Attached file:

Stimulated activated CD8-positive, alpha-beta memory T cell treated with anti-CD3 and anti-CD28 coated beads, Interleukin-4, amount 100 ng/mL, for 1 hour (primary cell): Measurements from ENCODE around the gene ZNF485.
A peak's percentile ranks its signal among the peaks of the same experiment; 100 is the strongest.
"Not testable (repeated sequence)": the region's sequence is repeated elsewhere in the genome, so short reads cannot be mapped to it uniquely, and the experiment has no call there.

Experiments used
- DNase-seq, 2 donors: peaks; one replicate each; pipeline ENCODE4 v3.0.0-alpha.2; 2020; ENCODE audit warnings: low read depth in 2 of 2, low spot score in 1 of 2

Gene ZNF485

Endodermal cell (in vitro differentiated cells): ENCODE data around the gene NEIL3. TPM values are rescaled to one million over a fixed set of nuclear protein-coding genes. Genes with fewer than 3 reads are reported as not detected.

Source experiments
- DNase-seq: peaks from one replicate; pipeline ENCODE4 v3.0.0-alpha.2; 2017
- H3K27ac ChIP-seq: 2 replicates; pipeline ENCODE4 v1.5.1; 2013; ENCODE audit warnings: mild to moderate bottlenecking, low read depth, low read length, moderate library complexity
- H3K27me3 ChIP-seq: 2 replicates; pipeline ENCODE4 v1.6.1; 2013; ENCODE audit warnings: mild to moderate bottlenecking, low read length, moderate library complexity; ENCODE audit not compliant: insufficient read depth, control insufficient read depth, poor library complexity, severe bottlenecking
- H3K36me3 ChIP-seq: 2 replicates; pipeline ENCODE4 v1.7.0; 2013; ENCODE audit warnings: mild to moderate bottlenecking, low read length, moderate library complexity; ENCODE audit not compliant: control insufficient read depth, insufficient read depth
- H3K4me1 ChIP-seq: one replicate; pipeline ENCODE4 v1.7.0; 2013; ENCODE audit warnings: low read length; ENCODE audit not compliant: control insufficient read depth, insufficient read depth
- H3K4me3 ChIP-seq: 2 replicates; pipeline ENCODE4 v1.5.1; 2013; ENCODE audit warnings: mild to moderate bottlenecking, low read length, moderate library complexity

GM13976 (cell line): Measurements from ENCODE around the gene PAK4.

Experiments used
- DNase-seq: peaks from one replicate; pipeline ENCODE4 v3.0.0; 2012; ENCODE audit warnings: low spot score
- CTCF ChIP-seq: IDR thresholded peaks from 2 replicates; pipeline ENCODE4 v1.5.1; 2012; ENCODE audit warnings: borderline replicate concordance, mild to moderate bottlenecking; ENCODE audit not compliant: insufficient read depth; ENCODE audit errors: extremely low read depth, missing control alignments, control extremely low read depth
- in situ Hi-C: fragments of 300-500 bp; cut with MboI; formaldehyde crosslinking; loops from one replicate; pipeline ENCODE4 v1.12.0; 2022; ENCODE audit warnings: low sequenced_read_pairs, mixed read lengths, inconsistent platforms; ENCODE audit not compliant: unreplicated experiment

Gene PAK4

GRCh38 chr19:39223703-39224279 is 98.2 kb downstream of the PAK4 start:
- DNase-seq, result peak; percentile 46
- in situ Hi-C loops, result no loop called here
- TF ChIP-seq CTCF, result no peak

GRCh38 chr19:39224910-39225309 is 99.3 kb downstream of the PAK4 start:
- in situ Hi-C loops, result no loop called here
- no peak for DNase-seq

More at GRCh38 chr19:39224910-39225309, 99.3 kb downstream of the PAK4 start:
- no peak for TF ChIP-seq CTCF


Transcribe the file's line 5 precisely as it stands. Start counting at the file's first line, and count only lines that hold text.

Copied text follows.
- DNase-seq, 2 donors: peaks; one replicate each; pipeline ENCODE4 v3.0.0-alpha.2; 2020; ENCODE audit warnings: low read depth in 2 of 2, low spot score in 1 of 2